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Science Notes: Chemistry of Fossil Fuels

Combustion and Energy Release
The chemistry principles previously described can be used to describe the burning of methane (CH4, marsh or natural gas), or of carbon in coal. Combustion involves combinations of the fuel with oxygen.


C + O2 CO2
CH4 +
2O2 CO2 + 2H2O

We can show that these reactions release energy. The basic reaction of the burning of C is the basis of our largest energy source -- fossil fuels of various types, including coal, natural gas, and oil. Recall the energy in these bonds came originally form the solar energy captured by plants and then "processed" for millions of year (transformed over millions of years) under the pressure in the Earth.

Burning of Coal
Coal is mainly carbon, water, some hydrogen, and oxygen. There are many different kinds of coal. In addition to H and O, coal also contains some small amounts of nitrogen, sulfur, and some other minerals.

Most of the carbon in coal is bound so that there is only one C-C bond for every C atom. Thus, for calculating the energy release of C + O2 CO2 in the case of coal, one assumes only the breaking of one C-C bond.

Following the previous example,

C (1 mole)
O2 (1 mole)
CO2 (1 mole)
C - C


Energy required to break bond:
83 kcal/mole + 119 kcal/mole
202 kcal/mole
Energy Released:
2 x 177 kcal/mole = 354 kcal/mole
net release = 152 kcal/mole of carbon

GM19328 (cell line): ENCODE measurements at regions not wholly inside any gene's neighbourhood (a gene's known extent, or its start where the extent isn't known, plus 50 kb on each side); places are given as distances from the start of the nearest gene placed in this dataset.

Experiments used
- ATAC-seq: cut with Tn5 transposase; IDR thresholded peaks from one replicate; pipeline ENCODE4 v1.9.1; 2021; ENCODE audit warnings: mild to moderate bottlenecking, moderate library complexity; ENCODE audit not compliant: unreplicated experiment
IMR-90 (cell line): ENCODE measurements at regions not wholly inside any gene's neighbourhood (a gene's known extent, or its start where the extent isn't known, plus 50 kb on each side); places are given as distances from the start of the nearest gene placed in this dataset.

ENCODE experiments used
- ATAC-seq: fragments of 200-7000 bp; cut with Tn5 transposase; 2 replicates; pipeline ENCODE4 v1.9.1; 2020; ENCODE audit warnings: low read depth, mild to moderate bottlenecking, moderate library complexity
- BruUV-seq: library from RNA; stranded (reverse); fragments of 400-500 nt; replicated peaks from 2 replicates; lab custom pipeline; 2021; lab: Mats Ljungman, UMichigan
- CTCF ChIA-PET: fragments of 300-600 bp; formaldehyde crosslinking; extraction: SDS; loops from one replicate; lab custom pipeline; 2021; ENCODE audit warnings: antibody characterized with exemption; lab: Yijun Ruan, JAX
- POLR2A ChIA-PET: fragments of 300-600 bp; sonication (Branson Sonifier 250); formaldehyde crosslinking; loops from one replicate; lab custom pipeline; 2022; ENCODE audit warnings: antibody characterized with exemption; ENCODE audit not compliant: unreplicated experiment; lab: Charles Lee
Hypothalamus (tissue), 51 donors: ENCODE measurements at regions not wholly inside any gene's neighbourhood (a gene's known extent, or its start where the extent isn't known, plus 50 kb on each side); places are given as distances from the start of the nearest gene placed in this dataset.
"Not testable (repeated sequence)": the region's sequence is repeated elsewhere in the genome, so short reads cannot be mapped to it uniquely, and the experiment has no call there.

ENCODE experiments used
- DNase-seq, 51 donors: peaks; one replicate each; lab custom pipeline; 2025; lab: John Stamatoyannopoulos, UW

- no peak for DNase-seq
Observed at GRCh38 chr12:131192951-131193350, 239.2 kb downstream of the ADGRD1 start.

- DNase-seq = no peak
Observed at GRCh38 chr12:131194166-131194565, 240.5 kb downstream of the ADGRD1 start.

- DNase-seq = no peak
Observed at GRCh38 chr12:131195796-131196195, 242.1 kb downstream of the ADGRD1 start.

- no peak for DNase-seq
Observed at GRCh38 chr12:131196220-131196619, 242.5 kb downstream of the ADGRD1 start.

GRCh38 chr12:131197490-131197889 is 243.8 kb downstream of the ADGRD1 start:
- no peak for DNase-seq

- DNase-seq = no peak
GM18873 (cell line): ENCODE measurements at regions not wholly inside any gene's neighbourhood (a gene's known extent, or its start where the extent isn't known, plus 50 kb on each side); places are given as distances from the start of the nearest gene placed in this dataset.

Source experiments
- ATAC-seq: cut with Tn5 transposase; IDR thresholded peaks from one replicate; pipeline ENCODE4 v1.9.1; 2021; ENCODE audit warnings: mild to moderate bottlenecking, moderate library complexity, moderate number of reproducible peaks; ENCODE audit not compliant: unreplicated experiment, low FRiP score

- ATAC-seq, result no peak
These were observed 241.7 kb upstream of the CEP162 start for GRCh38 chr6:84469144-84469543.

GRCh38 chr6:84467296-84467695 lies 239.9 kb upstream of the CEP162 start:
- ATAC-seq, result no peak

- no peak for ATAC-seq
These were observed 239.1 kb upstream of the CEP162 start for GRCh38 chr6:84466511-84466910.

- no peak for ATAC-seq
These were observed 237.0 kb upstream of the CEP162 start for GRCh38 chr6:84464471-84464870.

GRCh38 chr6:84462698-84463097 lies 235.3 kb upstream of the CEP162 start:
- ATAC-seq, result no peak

Thus 12 g of carbon yields 152 kcal of energy provided sufficient oxygen is available for complete combustion.

1 kg of carbon therefore gives approximately 11,000 kcal

152 kcal
1000 g
12666 kcal
As coal contains other ingredients , it works out that the actual yield of 1 kg of coal is about 700 kcal.

Byproducts from Coal Combustion
As seen in the equation, CO2 is the main byproduct of coal combustion -- 44g of CO2 is produced for every 23g of C burnt. The contribution of CO2 to global climate change is one of the fundamental problems of our fossil fuel economy. Other products of coal burning originate from the sulfur and nitrogen present in coal. The nitrogen is usually released as N2 or NO2 gas. The sulfur forms SO2, which is one of the gases that causes acid rain (discussed in detail in the Atmospheric System).

Insufficient oxygen supply during combustion -- as for example, burning coal (or wood) in a closed environment such as a room without adequate ventilation or a fireplace without a proper chimney -- produces carbon monoxide. As the oxygen is depleted, the reaction C + CO2 2CO becomes possible. Carbon monoxide is a colorless, odorless, and very poisonous gas. When breathing in CO, the CO takes the place of O2 in the hemoglobin molecules in the blood supply in the lungs, causing asphyxiation.




  ©Copyright 2003 Carnegie Mellon University
This material is based upon work supported by the National Science Foundation under Grant Number 9653194. Any opinions, findings, and conclusions or recommendations expressed in this material are those of the authors and do not necessarily reflect the views of the National Science Foundation.